Watch Steve's supplemental review at the bottom of this article.
The week of April 15, 2013 was one of the most devastating weeks not only for Boston, but America in general. I distinctly remember it; it happened with the Boston Marathon bombing that Monday, followed by the explosion of a fertilizer plant explosion in Waco, Texas two days later, and an entire week's rainfall in the Midwest, where I reside, was met with catastrophic flooding. America was in shambles and the only moment of solace was a city's unity following untold calamity that left six dead and nearly three-hundred injured.
Peter Berg's Patriots Day chooses to focus on that significant event, where the annual Boston Marathon was interrupted by massive explosions that shook the entire city and left many without limbs they had woken up with that very morning. The centerpiece for this story is Sergeant Tommy Saunders (Mark Wahlberg), a heavy-drinking, long-time Boston cop with a bad knee, who is tasked to work the finish line under the orders of Boston Police Commissioner Ed Davis (John Goodman). Interjected with videos of runners prepping for the marathon are scenes involving two brothers, Tamerlan and Jahar Tsarnaev (Themo Melikidze and Alex Wolff, respectively), readying makeshift bombs involving pressure cookers and metal pellets that will detonate and kill onlookers and runners as they cross the finish line.
When the inevitable occurs, a bloody scene is painted, with victims lying in a mess of shrapnel and the blood of other victims; Saunders can barely contain himself when he sees the corpse of an eight-year-old boy before his eyes, and a young couple who's son is stripped from their custody as they lie in a pool of their own blood. Once the FBI promptly arrives, led by Special Agent Richard DesLauriers (Kevin Bacon) and overseen by Governor of Massachusetts Deval Patrick (Michael Beach), the investigation turns into a sweeping, meticulous study into trying to track down those involved with the bombing through security footage, eye-witness accounts (many of whom in the hospital), and the Boston public, once the photos of the bombers gets released to the public.
Mark Wahlberg, Michelle Monaghan, J.K. Simmons
13 January 2016
Steve's Grade: B
In Patriots Day, Berg doesn't hesitate to show you everything. Over a sprawling two hours, he offers you unflinching access to the interworkings of Boston's most capable and intelligent. We watch as DesLauriers and Davis turn an abandoned factory into a living, breathing terminal that has investigators, evidence-collectors, and a detailed crime-scene erected from nothing in record-time, and watch as both Tamerlan and Jahar plot their escape routes and go about their lives following such a devastating attack.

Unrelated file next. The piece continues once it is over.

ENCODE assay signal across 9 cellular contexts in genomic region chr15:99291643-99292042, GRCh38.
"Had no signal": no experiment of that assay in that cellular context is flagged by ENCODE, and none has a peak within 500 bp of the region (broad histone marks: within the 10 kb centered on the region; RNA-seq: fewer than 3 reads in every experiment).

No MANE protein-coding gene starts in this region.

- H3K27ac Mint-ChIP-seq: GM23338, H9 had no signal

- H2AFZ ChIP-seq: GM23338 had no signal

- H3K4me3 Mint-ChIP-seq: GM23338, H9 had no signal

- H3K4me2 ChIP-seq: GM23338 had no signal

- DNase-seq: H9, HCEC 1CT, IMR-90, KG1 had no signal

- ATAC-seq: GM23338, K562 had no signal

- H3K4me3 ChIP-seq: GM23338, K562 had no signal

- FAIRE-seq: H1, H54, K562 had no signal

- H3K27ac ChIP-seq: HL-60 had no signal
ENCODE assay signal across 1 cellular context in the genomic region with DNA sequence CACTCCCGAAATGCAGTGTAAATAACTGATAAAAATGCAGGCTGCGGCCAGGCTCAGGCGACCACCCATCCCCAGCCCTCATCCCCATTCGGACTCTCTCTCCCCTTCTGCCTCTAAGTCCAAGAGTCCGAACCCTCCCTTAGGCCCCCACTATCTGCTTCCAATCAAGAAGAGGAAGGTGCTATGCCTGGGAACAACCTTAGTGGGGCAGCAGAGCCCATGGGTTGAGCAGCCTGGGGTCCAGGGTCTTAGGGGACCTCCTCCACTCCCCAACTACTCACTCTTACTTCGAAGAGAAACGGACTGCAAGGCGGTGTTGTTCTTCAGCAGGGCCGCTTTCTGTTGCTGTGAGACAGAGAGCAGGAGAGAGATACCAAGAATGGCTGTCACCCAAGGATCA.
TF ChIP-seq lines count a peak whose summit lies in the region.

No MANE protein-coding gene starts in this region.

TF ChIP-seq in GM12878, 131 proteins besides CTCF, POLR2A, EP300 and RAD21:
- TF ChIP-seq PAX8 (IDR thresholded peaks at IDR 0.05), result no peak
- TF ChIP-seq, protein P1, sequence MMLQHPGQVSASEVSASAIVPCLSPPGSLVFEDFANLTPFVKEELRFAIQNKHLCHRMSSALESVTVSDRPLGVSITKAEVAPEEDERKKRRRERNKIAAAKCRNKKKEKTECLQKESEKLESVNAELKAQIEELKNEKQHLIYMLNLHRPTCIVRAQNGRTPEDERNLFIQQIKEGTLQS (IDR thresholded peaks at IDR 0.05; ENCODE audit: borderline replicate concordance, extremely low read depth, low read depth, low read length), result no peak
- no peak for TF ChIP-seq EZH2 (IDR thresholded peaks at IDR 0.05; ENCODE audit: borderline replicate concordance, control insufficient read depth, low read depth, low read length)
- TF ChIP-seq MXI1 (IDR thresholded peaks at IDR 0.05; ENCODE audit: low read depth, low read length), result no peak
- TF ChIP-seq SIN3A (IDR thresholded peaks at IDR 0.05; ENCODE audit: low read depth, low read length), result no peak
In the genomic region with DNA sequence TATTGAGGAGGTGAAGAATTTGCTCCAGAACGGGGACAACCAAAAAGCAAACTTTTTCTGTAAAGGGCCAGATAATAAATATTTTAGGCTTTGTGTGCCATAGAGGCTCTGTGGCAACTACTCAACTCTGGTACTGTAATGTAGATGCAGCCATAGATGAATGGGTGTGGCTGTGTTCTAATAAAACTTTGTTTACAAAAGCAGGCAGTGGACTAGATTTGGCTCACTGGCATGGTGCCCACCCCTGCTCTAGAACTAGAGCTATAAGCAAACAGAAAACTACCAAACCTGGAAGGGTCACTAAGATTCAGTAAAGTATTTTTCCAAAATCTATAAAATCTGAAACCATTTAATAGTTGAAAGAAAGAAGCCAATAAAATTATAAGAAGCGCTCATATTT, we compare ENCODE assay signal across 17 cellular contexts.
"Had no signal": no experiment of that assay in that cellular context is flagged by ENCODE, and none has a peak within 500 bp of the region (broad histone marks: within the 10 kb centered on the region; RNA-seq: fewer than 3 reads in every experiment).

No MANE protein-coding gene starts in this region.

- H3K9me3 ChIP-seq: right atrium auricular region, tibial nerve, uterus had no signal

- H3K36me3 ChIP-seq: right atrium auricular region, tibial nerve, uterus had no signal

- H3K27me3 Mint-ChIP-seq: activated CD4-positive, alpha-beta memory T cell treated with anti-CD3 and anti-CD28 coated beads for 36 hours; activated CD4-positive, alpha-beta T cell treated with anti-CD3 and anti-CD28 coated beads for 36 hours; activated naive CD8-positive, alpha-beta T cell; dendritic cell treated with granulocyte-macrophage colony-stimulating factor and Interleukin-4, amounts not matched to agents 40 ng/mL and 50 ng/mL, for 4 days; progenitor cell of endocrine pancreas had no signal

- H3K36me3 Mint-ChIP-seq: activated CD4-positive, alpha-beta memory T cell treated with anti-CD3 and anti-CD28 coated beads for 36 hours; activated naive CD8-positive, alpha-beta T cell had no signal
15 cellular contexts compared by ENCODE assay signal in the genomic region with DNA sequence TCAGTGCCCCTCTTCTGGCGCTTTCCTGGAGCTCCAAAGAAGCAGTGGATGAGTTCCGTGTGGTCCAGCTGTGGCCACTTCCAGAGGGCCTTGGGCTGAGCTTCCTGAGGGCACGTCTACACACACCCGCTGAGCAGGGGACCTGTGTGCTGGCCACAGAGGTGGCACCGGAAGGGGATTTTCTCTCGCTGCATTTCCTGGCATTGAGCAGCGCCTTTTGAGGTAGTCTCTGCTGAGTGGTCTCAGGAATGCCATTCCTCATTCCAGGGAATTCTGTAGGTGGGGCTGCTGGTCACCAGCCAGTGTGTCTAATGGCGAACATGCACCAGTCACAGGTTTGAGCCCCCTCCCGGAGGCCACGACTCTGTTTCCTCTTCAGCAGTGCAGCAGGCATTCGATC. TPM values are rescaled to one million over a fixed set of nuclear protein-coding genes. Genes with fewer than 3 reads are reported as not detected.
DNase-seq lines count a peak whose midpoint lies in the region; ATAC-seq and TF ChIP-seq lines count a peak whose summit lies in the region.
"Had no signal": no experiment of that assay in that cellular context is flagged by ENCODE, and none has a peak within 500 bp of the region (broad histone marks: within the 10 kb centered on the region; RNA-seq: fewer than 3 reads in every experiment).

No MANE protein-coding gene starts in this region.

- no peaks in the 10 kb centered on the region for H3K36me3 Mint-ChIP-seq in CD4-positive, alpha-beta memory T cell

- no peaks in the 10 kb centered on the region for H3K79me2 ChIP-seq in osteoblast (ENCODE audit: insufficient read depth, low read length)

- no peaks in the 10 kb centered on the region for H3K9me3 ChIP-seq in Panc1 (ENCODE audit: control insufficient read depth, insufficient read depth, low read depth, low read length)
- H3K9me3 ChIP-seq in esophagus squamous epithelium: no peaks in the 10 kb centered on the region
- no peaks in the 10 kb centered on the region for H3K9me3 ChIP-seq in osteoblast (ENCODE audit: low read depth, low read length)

There's a ton going on in this film, and if nothing else, Berg and his accompanying screenwriters (Matt Cook and Joshua Zetumer) find a delicate balance in cycling through everything. They find an unexpected coherence as the story shifts from the manhunt, to the photos of the suspects being released, to the MIT shooting and subsequent Watertown shootout, to Jahar being discovered hiding in a boat in Watertown. Moments of perilous violence are mostly shot with an awareness to the spatial relationships of characters and with a clarity that helps rather than hinders the audience. It's a messy chronology that could've shown its disorganized roots if Berg, Cook, and Zetumer weren't willing to take their time, and while they might get carried away (I do not recall the Watertown shootout being as nonstop violent as your average battle overseas), they nonetheless competently illustrate the madness that unfolded over the course of that fateful week.
There are moments that raise questions in Patriots Day, such as those dealing with minority characters being a tad problematic. The scene involving Tamerlan's wife (Melissa Benoist) feels drawn to be disrespectful, as do some of the scenes involving poor Dun Meng (Jimmy O. Yang), the young man who was carjacked by the Tsarnaev's and nearly killed following the shooting of a police officer on the MIT campus. Despite this, where Patriots Day could've been flag-waving xenophobia and gross oversimplifications in lieu of American Sniper, any kind of seriously problematic or downright atrocious jingoism is absent here.
This is especially shown in how much care, attention, and depth Berg and company give to the Tsarnaev's even as their story grows gradually more difficult to watch. We see how Jahar, while acting on his own volition, is also cruelly manipulated and abused by his older brother, not only treated like an incompetent toddler but grossly underestimated in his ability, which makes a key-scene involving his brother so telling and even more sinister. Needless to say, both Melikidze and Wolff do commendable jobs in their roles.
Let's also give Peter Berg some serious credit, who, between this and last year's Deepwater Horizon, has proven himself to be an effective action director. Between these two projects, he essentially takes premises based on true events that operate on a field on artistic and narrative landmines and turns them into competent, entertaining, but respectful cinematic adaptations.
Patriots Day works as a bit of an anthology film regarding one of the most devastating events in recent American history. Strong acting from a variety of proven talents (Wahlberg, Goodman, and J. K. Simmons to name a select few) and a surprising humanization in a place I wouldn't have thought to expect it make the film far more surprising and effective emotionally and as a well-rounded project, despite notable problematic instances. "Enjoy" isn't the right word for this film, especially as the conclusion prompts sadness and recollection as we see photos of the deceased and videos of the survivors from the actual event. It's more of a favorable outcome that washes over us and an empowering sense of community that greets the utmost patriotic.